Ah, technology. Marvellous isn't it? Today we can play games without discs, using controllers without wires, and share the experience with thousands of others over connected networks. The last couple of years in particular have placed an emphasis on removing the barriers from gaming, on making games accessible for all ages, genders and mental capacities. Kung-Fu Live is entirely in the spirit of that mantra; it simply asks that you stand in front of the TV and pretend you know a thing or two about kung-fu. At the same time, it capitalises on a gamer's need for innovation. Using that new-fangled motion sensing technology that's all the rage these days, you can insert yourself into the action. You can star in your very own kung-fu comic adventure.

While it's true that the Eye-Toy did a similar thing some years ago, Kung-Fu Live is a considerable evolution of the concept. Rather than simply reacting to motion and translating that into collision detection, the PlayStation Eye allows for a more thought out, versatile style of play. The camera will track your movement, punches, kicks, special moves and evasive manoeuvres. Before each level, the camera will scan you in and create hit boxes for each limb, proceeding to track your motions one to one as you exchange blows with the game's colourful cast of thugs and martial arts experts.

In order to save yourself from flailing about in front of the screen like some kind of beached octopus, you'll need to be acutely in tune with Kung-Fu Live's often-finicky control scheme. Moving about a real life environment (your living room, for instance) presents a problem: it won't take you long to reach a wall. To avoid this issue, the developers have handled movement in a different manner. By thrusting your arms out to your side - as if you were trying to throw an imaginary fire ball - your on-screen avatar will dart in that direction, with an appropriate 'swooosh' sound to accompany the action. It's actually a special attack - a 'super punch' - but it can be relied upon to dart about the level too.

Punches and kicks are executed just as you'd imagine - with real punches and kicks. The game will register any moves you might happen to have in your fighting repertoire, however; roundhouse kicks, elbow jabs, shoulder barges. If you can do it in real life, you can attack your enemies with it. It's all a simple matter of collision detection, allowing you to attack your enemies in a variety of interesting ways. This setup also allows for the use of weapons: if you happen to have a sword or pair of nunchucks lying about (and who doesn't?), you can bring them to the fight, too. Whatever the camera sees can be ported into the game.

Ironically, the special moves are perhaps the easiest attacks to execute in the game. Making a giant L shape with your arms will prompt lightning bolts to fly out the palm of your horizontal hand. It will last as long as the juice in your special bar does, which can be replenished with successful normal attacks. Jumping in the air and bringing either hand crashing back down onto the floor will unleash a ground pound, sending vibrations throughout the level and knocking down any enemies caught in its blast radius. If you arch your back and throw your arms behind you, as if you were about to dive backwards into a swimming pool, you'll back-flip into the air, putting some much-needed distance between you and your foes.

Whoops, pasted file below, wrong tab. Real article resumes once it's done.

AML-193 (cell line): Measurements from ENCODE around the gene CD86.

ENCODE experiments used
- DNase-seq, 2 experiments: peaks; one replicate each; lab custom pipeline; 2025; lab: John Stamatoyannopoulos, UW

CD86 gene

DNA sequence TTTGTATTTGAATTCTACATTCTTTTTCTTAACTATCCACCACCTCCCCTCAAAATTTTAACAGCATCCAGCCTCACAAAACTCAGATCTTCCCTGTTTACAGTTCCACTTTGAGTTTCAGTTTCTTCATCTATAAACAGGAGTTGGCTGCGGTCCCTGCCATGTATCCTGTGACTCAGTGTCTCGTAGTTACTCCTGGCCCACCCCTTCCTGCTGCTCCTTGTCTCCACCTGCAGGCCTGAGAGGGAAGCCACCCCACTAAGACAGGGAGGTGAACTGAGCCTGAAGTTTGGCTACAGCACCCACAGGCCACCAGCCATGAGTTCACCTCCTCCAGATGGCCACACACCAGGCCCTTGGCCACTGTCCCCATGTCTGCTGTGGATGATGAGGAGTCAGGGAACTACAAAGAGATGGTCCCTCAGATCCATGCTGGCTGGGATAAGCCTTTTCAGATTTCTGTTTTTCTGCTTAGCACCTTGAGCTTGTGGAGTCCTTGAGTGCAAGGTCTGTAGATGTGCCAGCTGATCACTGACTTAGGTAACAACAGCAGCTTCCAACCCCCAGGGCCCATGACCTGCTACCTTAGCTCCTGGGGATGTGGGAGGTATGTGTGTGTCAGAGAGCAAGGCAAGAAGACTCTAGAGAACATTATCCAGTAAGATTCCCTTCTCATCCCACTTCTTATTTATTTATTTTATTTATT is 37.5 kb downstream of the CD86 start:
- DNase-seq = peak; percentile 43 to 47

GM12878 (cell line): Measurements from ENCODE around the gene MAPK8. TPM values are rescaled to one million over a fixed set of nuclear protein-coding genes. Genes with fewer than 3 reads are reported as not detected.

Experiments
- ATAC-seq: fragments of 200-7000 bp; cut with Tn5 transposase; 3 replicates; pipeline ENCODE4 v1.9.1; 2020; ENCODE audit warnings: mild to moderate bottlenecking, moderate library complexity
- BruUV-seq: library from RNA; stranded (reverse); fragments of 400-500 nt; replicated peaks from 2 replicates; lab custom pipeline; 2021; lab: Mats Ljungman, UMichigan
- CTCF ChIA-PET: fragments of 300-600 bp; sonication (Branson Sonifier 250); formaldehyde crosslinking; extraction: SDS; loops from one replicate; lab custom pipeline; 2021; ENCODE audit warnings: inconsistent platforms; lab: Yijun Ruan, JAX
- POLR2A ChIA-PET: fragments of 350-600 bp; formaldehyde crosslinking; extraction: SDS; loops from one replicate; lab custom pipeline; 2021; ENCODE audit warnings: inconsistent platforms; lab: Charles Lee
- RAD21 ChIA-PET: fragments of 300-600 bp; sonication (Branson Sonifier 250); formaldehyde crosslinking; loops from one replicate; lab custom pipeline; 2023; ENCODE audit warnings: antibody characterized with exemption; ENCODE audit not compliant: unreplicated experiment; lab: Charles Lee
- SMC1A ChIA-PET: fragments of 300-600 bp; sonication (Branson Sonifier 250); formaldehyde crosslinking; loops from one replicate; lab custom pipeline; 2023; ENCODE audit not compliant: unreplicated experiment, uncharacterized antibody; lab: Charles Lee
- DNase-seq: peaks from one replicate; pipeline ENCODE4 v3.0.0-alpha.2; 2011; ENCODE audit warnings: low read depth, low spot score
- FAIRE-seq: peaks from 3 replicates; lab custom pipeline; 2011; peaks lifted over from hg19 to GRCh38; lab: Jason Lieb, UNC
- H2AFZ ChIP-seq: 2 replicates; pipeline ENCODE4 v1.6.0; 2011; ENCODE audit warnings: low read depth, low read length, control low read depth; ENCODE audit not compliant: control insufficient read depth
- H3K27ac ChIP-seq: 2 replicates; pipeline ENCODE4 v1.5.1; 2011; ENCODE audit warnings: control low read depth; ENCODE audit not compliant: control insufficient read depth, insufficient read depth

Perhaps the coolest thing about Kung-Fu Live is the opportunity to put yourself inside the panels of stylish comic-book cutscenes. There's a loose and very light-hearted narrative to contextualise the action, which is all portrayed in the form of a comic book. Before each chapter, the game will ask you to strike a pose inside several figure-shaped outlines. This is just a guide, though. You can play around with the templates to your heart's content for some genuinely hilarious outcomes.

There's no denying the concept behind Kung-Fu Live is interesting. Seeing a faithful representation of yourself appear on screen, fighting with street punks, ninjas and 15ft temple guardians is quite the novelty. The version I played has certainly come a long way since the build I saw at gamescom, but I still question whether Kung-Fu Live is refined enough to be anything more than just that: a novelty. My time with the game proved to be a little on the awkward side; unresponsive and slightly clunky. That said, the head-band wearing chap from Virtual Air Guitar Company made the game look the exact opposite, so perhaps it's just a case of becoming fully in sync with the game's way of thinking. Here's hoping the frustrating elements are ironed out before release this winter.

Kung-Fu Live will be available for download on PSN this winter.